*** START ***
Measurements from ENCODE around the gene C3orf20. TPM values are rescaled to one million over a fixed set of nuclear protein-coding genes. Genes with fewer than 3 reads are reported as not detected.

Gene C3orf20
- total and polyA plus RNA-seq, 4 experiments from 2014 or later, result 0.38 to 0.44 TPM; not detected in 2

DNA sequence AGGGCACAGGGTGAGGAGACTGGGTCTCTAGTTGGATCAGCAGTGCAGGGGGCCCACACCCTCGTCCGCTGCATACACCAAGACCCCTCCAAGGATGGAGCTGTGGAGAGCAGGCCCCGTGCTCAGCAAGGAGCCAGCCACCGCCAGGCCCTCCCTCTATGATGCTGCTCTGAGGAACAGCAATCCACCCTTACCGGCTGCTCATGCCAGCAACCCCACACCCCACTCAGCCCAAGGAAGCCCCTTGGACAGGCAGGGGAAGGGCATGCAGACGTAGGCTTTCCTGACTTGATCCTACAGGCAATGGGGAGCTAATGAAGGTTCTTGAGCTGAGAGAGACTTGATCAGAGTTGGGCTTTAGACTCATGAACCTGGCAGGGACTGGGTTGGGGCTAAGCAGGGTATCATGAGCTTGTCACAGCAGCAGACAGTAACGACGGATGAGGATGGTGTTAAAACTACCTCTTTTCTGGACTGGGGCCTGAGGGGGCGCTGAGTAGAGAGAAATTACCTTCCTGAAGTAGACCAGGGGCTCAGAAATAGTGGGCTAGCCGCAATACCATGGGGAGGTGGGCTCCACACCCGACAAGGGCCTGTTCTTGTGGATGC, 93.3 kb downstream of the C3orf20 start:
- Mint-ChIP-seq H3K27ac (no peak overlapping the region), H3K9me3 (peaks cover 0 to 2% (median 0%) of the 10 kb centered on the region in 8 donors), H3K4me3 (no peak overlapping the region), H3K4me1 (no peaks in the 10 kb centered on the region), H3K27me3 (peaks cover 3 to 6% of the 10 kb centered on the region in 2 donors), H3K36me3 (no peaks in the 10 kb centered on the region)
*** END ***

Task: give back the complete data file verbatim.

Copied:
Measurements from ENCODE around the gene C3orf20. TPM values are rescaled to one million over a fixed set of nuclear protein-coding genes. Genes with fewer than 3 reads are reported as not detected.

Gene C3orf20
- total and polyA plus RNA-seq, 4 experiments from 2014 or later, result 0.38 to 0.44 TPM; not detected in 2

DNA sequence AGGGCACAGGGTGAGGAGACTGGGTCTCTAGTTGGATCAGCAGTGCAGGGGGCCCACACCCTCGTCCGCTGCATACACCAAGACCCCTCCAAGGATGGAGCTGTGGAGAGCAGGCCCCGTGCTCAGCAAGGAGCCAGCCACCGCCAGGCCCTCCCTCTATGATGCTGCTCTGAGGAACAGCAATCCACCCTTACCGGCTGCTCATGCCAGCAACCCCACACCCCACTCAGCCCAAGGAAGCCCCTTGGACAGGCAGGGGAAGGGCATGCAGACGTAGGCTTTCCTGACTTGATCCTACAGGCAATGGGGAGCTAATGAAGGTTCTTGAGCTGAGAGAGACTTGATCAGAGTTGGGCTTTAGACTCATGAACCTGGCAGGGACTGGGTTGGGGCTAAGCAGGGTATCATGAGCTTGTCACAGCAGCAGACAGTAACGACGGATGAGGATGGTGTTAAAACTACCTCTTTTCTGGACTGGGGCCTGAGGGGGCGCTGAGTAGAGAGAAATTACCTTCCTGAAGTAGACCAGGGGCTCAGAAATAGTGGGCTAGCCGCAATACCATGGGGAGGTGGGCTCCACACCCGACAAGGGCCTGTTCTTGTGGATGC, 93.3 kb downstream of the C3orf20 start:
- Mint-ChIP-seq H3K27ac (no peak overlapping the region), H3K9me3 (peaks cover 0 to 2% (median 0%) of the 10 kb centered on the region in 8 donors), H3K4me3 (no peak overlapping the region), H3K4me1 (no peaks in the 10 kb centered on the region), H3K27me3 (peaks cover 3 to 6% of the 10 kb centered on the region in 2 donors), H3K36me3 (no peaks in the 10 kb centered on the region)